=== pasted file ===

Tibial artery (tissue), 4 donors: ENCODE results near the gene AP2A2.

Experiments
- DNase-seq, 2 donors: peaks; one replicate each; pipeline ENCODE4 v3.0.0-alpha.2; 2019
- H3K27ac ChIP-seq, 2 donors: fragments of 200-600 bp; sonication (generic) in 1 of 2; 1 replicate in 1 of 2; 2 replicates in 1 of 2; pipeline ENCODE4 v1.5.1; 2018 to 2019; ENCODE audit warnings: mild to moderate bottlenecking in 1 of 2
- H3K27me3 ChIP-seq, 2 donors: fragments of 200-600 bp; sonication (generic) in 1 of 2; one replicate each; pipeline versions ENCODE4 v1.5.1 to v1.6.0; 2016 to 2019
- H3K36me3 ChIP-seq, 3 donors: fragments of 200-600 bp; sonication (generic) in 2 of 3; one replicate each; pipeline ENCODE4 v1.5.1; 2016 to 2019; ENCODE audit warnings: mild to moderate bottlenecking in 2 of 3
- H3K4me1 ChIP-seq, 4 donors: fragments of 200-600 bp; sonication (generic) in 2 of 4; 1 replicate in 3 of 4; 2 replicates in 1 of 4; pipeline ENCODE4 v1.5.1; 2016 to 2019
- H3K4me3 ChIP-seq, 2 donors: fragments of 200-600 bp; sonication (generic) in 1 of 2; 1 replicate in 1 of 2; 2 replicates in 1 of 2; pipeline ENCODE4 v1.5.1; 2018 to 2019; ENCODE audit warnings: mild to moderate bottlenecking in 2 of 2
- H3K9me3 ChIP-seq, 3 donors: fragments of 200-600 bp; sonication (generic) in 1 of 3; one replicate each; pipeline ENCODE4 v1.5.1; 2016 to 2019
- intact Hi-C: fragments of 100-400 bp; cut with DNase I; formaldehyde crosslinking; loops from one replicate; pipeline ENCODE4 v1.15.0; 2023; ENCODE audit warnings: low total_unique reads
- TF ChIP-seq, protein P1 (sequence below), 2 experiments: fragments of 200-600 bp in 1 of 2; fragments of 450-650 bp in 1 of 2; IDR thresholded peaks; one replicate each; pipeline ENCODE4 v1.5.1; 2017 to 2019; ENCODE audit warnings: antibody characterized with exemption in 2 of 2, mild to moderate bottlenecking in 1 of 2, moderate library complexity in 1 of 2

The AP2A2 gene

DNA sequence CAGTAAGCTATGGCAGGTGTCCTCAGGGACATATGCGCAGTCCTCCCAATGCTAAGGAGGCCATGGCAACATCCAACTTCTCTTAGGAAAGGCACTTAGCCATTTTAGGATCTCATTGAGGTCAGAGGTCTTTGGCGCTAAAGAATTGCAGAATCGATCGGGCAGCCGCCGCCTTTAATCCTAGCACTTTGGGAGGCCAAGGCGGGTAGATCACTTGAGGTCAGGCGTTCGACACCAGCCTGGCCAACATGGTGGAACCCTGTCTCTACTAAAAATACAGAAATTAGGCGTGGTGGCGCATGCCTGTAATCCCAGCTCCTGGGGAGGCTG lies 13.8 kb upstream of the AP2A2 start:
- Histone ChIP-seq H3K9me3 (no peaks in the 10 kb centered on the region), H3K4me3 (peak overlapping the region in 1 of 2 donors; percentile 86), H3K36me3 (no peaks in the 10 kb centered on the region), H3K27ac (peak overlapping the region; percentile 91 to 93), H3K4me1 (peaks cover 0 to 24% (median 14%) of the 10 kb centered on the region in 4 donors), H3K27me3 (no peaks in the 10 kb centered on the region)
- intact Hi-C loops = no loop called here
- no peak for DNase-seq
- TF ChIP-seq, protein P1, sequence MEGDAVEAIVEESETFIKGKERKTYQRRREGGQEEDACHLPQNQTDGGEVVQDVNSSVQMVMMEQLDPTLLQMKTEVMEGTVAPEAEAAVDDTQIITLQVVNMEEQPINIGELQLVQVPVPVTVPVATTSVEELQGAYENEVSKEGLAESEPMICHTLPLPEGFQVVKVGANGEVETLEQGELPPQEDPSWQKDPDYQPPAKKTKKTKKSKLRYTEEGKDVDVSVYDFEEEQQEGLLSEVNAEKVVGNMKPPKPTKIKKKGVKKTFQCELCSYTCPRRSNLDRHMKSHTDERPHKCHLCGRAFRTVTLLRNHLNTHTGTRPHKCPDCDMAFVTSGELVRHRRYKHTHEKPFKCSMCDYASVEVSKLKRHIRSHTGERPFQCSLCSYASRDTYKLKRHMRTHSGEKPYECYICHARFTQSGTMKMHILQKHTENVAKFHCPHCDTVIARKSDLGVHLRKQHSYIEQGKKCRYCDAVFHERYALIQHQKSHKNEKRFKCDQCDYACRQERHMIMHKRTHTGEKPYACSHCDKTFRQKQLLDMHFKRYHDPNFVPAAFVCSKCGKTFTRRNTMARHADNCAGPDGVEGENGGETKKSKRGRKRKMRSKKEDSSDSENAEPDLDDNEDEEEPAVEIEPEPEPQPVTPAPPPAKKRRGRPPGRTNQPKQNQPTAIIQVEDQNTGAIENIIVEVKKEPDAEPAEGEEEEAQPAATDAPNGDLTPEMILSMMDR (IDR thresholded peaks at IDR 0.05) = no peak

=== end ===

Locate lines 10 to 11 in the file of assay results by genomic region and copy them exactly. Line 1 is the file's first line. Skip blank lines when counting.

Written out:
- intact Hi-C: fragments of 100-400 bp; cut with DNase I; formaldehyde crosslinking; loops from one replicate; pipeline ENCODE4 v1.15.0; 2023; ENCODE audit warnings: low total_unique reads
- TF ChIP-seq, protein P1 (sequence below), 2 experiments: fragments of 200-600 bp in 1 of 2; fragments of 450-650 bp in 1 of 2; IDR thresholded peaks; one replicate each; pipeline ENCODE4 v1.5.1; 2017 to 2019; ENCODE audit warnings: antibody characterized with exemption in 2 of 2, mild to moderate bottlenecking in 1 of 2, moderate library complexity in 1 of 2